3.) You are absolutely right that the bishops writ-large—apart from Abp. Alexander Sample's exemplary letter—have abdicated any teaching responsibility in this regard. The problem is, this then falls to diocesan staff and even moreso to parish musicians. Since the broader collapse of the church took church music and budgets with it, relatively few parishes have any genuinely trained musicians. Of the many that are musically trained, they are not liturgically or theologically trained. That means that many musicians do the best they can, and many don't even know that what they are doing is not in keeping with the mind of the Church! It truly is the blind leading the blind here. And who can fault them? This is what most of them grew up with, so they don't know there is anything wrong with it. I think it's fair to say that the number of people who take pleasure in reading encyclicals and other church documents are comparably few.

    And again, since bishops grant imprimaturs like they're candy on halloween (I literally once owned a "catholic" prayer book with an imprimatur that had prayers to Egyptian deities in it... I kid you not.) rather than laying down firm guidelines for music in their dioceses, there's no system of checks and balances. (Many, ill-suited to their charge, believe that "teaching" the congregation is simply making sure they sing their favorite hymns with gusto... not realizing that they also have the opportunity to form minds about music.)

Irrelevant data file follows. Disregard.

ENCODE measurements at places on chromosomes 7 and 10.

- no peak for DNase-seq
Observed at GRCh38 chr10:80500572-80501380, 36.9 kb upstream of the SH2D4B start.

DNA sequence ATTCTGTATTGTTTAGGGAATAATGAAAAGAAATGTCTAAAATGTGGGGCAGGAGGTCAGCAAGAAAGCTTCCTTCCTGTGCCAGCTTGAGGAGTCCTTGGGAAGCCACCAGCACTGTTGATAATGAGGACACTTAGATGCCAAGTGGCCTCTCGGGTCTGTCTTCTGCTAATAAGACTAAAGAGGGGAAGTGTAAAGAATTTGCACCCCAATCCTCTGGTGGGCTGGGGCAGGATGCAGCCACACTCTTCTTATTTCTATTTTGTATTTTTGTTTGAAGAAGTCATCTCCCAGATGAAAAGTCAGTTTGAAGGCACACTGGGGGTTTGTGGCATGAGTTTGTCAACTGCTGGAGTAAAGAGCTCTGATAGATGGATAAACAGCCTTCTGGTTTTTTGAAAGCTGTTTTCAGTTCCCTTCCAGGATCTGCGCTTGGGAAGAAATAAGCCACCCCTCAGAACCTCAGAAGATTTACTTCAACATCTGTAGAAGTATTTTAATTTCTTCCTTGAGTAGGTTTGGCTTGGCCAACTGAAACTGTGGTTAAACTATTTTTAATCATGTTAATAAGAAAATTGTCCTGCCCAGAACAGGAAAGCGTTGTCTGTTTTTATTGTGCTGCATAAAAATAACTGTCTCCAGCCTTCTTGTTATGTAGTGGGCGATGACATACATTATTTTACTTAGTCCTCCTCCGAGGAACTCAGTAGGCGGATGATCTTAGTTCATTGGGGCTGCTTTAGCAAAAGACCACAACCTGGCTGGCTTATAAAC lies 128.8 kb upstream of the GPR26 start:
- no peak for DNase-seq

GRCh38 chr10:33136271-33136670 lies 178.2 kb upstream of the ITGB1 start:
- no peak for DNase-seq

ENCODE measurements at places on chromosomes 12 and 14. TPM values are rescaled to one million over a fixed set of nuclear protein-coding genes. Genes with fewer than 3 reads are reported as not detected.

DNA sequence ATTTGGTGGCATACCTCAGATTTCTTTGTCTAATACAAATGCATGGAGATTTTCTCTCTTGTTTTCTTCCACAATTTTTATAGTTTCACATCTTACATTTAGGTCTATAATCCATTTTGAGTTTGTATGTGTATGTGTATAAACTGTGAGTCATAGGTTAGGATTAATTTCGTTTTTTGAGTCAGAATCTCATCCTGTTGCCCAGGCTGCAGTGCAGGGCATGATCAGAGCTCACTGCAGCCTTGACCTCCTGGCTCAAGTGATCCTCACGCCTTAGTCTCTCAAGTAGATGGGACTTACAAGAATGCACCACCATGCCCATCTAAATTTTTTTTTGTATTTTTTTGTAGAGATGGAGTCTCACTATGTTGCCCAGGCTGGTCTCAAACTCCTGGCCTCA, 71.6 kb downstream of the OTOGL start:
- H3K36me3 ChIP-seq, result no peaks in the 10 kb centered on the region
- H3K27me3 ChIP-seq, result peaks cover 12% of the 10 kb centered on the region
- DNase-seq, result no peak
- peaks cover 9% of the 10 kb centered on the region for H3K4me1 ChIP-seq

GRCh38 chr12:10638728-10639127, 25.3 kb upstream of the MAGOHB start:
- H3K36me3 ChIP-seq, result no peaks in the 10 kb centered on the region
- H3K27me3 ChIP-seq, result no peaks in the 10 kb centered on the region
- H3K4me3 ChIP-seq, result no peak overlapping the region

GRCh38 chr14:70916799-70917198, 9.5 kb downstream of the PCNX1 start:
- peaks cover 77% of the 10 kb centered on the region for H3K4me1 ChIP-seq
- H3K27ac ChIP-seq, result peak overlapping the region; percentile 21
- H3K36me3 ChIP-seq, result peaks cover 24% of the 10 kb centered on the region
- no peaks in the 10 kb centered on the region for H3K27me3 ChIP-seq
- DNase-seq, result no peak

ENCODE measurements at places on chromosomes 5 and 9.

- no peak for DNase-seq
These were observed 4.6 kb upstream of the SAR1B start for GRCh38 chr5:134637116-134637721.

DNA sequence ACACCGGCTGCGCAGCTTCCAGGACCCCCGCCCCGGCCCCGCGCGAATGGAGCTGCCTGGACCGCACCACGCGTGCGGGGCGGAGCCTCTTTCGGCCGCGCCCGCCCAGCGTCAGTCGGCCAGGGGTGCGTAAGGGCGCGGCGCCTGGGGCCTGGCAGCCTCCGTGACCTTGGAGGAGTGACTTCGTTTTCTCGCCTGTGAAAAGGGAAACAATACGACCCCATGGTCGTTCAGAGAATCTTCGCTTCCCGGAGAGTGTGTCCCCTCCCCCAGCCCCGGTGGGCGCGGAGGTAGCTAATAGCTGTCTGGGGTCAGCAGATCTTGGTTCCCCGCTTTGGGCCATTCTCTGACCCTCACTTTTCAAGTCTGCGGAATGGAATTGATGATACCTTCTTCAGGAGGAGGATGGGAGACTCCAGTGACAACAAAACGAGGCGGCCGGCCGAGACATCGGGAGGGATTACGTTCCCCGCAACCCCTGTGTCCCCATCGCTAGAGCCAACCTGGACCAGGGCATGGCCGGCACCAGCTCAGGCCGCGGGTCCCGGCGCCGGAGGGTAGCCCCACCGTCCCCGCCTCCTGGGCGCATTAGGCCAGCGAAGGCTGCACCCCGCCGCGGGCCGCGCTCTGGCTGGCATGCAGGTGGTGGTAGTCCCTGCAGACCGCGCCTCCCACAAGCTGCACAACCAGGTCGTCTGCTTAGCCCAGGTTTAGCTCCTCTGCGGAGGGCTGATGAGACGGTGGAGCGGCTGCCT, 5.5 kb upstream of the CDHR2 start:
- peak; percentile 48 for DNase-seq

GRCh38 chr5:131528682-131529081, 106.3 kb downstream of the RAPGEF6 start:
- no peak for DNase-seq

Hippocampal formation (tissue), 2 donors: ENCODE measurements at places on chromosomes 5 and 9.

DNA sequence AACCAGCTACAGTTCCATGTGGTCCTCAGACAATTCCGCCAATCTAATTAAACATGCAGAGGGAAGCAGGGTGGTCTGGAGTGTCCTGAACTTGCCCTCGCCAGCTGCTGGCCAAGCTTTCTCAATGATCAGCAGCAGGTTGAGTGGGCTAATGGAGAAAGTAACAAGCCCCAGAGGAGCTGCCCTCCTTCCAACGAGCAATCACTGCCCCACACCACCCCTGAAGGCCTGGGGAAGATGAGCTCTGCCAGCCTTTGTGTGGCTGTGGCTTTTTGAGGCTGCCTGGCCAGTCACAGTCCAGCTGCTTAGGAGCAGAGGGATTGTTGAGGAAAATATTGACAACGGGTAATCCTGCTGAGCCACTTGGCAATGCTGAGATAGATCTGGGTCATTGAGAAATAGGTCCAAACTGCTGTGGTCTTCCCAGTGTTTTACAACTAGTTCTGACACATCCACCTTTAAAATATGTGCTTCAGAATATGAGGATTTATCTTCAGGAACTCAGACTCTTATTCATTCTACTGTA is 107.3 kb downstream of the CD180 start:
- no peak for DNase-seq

Couple in the fact that there is always resistance to change... few people have the will to attempt to turn the tide in a parish, especially if there are people who are going to be vocal about the change.

    There was an email thread that recently went around a few of my geographically-immediate colleagues and we were assessing what the state of chanting & propers at each parish was. One of our consœurs lamented the fact that she was unable to do any chanting or propers (even in english) at this time because she barely had support from the pastor to even sing theologically correct semi-traditional hymnody. I think she's trying to weed out the SLJ stuff, and even that's a hurdle. In her case, she very much has the desire, but a resistant congregation headed by a resistant priest. She thinks it will be a good long while before she can even pepper in something like Bartlet's simple english propers in addition to what's already there, to say nothing of a Latin ordinary or propers from the gregorian missal. (Pray for her. Her struggle is heroic.)

    People are always more apt to complain than to praise. This is well-known. That means that for every letter praising the introduction of traditional chant, there were probably four more decrying it. We need to rally the faithful catholic troops and get them to be more vociferous.
    —————